But MPs do not have a monopoly for claiming excessive allowances and regular readers will know that Not The Barnet Times has highlighted numerous instances where senior Conservative councillors have received substantial payments for, frankly, not very much in return.
At the annual meeting of the council on Tuesday, Labour councillor Geof Cooke sought the necessary constitutional permission to move a motion on allowances which was not on the agenda. Unfortunately, a majority of councillors voted not to allow him to do so. This was his motion:
“Council notes the damage that has been caused to the political system by the parliamentary expenses saga in this country.
Council believes that, in the light of this crisis, members of this council should set an example and so Council resolves that the Independent Panel should be convened as soon as possible to consider a cap on overall councillors’ allowances, including the re-introduction of the cap on individuals claiming multiple Special Responsibility Allowances.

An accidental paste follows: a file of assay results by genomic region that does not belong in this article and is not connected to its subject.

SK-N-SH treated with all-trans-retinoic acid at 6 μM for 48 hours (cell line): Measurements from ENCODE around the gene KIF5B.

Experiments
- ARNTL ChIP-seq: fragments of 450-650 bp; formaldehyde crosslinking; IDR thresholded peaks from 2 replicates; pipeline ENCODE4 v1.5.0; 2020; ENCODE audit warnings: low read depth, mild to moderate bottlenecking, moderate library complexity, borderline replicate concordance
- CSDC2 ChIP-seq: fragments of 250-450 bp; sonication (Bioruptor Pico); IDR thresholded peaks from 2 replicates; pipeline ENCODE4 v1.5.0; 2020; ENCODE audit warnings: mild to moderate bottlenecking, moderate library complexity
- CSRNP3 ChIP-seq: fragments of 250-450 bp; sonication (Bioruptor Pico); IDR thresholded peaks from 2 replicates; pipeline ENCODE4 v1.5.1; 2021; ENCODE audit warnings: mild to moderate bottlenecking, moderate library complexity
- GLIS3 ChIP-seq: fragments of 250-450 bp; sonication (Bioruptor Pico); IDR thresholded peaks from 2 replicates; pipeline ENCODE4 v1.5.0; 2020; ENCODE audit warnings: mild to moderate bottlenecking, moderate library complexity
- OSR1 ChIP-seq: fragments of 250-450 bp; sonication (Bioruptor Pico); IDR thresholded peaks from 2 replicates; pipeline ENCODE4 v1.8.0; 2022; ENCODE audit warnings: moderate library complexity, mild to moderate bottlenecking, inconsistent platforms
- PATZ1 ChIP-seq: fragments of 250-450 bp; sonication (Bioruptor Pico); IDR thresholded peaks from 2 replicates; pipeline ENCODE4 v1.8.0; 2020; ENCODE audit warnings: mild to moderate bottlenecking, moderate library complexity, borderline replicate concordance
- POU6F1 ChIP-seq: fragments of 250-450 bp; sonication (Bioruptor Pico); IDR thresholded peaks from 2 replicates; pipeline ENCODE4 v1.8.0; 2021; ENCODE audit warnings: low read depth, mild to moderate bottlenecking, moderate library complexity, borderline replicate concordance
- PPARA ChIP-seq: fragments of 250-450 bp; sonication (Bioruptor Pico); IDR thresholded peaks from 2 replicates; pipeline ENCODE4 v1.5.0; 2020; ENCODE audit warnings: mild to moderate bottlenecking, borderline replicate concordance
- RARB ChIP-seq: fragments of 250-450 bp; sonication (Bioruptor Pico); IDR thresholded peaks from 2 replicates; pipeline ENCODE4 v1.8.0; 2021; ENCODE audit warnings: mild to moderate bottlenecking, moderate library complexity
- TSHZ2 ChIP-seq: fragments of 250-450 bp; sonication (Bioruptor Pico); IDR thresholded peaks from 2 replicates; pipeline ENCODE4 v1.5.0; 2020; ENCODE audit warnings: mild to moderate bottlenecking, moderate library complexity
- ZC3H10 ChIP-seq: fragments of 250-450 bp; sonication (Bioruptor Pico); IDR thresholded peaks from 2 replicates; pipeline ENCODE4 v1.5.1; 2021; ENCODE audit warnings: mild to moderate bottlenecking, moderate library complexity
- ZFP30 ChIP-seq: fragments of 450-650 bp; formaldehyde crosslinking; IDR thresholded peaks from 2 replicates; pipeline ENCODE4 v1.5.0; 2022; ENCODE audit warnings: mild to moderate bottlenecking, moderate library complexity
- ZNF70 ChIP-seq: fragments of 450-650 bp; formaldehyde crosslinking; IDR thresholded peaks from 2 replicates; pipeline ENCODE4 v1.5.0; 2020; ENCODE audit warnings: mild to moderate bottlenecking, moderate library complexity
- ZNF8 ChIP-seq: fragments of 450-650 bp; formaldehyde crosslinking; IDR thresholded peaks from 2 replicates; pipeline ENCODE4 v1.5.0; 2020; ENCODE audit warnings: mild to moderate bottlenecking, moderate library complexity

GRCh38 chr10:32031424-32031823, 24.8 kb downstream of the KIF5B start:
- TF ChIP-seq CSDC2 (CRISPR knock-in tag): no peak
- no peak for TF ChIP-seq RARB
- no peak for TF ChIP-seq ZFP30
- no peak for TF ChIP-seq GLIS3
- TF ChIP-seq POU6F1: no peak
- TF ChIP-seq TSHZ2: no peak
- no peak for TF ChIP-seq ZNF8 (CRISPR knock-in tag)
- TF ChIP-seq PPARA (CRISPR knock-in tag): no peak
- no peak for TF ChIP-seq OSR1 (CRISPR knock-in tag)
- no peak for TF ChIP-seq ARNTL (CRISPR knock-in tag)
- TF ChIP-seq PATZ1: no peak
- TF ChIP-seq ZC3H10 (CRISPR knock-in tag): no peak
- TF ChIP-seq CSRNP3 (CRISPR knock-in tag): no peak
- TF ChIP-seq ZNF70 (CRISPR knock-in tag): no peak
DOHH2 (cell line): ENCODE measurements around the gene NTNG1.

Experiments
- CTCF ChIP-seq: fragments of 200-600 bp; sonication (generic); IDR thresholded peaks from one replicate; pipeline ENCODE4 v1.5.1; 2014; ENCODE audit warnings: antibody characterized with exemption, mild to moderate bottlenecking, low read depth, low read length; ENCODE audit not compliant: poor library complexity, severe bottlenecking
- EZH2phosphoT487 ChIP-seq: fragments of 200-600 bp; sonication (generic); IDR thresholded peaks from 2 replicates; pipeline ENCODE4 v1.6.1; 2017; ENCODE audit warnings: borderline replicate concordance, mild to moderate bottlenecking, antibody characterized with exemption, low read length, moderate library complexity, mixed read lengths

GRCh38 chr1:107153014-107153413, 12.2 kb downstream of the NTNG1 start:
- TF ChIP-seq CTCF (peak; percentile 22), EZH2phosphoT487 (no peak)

Council also asks Cabinet to lobby government for a change in the law to allow members' allowances in local government to be set by an Independent Panel, so that politicians are not deciding their own remuneration.”
Mike Freer, leader of the council, has said that the new Mayor of Barnet, Brian Coleman, will give the opposition parties “a fair crack of the whip.”
He could demonstrate this by ensuring that Cllr Cooke’s motion is the first item on the agenda at the next council meeting.
Thursday, 21 May 2009
If historians ever decide to compile a list of the 37,963 most stupid comments ever made by Brian Coleman, near to the top will be his recent claim that bloggers are driving voters into the arms of the BNP.
It is just two weeks to go until the European Elections yet I have received only four pieces of election literature. One each from the LibDems, UKIP, No2EU and the BNP.
The LibDems are of course a mainstream party, but if Labour and the Conservatives cannot even get off their backsides and talk to the people (please note ‘to’, not ‘at’) then is it any wonder that the fringe parties pick up votes?
What’s that you say Skippy? Nobody is volunteering to deliver literature anymore?
Nobody wants to go out canvassing?
I wonder why that is Skippy?